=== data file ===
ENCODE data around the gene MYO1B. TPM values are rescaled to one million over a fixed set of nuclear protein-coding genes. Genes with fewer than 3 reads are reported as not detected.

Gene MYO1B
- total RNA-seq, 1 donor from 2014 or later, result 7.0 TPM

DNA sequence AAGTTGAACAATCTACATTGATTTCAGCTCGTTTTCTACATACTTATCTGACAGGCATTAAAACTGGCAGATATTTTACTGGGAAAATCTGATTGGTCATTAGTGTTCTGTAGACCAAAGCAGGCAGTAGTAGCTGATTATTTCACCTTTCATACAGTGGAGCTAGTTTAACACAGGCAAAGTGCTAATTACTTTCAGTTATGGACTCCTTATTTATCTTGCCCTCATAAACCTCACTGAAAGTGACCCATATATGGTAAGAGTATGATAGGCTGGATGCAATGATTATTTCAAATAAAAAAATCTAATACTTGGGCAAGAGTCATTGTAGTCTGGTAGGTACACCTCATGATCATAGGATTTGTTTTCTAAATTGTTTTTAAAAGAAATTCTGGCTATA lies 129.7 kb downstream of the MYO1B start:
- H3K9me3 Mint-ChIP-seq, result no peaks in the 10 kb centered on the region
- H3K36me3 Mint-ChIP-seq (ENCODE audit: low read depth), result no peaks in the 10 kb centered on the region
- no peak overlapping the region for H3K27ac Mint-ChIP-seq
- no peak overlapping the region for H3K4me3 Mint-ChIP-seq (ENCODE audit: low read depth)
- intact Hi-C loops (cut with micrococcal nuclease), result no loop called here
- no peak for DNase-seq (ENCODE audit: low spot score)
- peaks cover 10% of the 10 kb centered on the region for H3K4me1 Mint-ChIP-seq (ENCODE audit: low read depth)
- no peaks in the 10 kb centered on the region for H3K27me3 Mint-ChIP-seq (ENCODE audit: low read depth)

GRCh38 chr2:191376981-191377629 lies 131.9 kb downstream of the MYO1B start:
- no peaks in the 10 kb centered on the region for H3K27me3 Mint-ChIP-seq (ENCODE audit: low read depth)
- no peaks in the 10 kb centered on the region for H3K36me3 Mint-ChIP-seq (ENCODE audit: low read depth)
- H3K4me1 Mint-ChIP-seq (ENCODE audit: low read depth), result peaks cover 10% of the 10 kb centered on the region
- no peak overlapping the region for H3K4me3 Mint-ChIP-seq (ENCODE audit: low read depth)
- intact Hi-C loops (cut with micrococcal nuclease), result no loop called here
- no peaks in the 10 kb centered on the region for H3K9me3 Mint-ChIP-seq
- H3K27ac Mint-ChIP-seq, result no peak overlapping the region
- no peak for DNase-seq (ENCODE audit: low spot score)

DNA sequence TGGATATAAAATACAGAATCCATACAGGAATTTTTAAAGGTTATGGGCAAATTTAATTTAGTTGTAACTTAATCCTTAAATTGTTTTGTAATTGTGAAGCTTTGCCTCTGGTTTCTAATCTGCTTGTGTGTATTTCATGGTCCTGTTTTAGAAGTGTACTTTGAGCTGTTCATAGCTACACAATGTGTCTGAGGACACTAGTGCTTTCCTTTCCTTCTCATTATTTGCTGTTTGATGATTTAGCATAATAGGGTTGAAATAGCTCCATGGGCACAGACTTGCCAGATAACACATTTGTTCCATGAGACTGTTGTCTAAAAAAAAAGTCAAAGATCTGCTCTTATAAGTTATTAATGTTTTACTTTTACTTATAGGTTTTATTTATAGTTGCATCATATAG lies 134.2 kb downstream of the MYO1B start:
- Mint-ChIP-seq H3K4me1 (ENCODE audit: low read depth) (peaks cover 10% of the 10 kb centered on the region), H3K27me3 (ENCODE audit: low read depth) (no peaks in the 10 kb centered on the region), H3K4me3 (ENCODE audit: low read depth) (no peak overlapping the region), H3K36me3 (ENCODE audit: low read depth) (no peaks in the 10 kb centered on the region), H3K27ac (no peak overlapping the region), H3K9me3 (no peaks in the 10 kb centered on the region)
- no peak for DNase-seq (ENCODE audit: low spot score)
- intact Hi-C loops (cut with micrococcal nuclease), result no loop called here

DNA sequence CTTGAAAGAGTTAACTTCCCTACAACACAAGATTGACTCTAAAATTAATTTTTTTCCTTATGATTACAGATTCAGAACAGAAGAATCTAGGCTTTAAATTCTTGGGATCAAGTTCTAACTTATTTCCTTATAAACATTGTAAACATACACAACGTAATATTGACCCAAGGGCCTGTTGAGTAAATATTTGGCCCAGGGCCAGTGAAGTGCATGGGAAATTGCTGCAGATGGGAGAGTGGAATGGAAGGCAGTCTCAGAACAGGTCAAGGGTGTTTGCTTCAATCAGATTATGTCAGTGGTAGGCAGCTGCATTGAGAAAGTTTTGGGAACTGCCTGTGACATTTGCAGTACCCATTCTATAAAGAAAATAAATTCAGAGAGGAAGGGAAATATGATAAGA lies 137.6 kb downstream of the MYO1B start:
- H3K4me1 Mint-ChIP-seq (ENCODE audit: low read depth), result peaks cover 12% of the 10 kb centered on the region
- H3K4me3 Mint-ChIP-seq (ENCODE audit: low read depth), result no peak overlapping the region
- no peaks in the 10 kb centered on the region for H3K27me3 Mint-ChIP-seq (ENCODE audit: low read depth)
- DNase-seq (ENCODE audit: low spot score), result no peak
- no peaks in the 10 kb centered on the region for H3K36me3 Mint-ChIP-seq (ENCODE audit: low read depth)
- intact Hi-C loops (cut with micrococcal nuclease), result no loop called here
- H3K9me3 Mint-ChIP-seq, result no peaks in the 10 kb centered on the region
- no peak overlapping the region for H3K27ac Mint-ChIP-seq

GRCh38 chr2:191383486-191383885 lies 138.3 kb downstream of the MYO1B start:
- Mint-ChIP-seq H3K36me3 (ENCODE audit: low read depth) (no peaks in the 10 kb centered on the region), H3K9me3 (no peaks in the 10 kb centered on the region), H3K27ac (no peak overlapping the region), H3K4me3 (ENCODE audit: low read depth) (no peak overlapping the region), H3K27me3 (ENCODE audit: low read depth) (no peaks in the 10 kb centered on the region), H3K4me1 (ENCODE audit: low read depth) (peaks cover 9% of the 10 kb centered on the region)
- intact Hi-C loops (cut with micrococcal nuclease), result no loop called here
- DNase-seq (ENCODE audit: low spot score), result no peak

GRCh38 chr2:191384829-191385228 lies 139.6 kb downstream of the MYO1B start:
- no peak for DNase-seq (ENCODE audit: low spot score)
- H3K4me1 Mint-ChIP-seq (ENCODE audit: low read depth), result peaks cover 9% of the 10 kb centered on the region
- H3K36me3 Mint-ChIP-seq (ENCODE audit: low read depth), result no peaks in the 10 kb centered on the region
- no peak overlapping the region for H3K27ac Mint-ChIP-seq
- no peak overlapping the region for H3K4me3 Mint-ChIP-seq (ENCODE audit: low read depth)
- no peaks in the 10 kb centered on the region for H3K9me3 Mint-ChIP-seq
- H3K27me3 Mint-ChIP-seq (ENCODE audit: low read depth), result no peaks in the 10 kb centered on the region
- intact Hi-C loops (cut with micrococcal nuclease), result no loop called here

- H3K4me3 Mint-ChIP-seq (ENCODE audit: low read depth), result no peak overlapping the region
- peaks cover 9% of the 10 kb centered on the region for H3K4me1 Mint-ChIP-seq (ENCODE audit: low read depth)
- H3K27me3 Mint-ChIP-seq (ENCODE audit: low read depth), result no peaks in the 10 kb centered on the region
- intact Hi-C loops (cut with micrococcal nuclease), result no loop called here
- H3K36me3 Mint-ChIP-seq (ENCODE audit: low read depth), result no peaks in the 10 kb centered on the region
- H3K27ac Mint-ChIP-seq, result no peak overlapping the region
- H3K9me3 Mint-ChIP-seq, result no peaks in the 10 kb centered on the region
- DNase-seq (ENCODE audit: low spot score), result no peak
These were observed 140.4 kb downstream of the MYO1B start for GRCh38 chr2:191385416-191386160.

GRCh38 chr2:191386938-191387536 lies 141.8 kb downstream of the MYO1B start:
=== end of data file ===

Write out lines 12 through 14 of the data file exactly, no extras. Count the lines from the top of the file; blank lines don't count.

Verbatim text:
- no peaks in the 10 kb centered on the region for H3K27me3 Mint-ChIP-seq (ENCODE audit: low read depth)

GRCh38 chr2:191376981-191377629 lies 131.9 kb downstream of the MYO1B start:
- no peaks in the 10 kb centered on the region for H3K27me3 Mint-ChIP-seq (ENCODE audit: low read depth)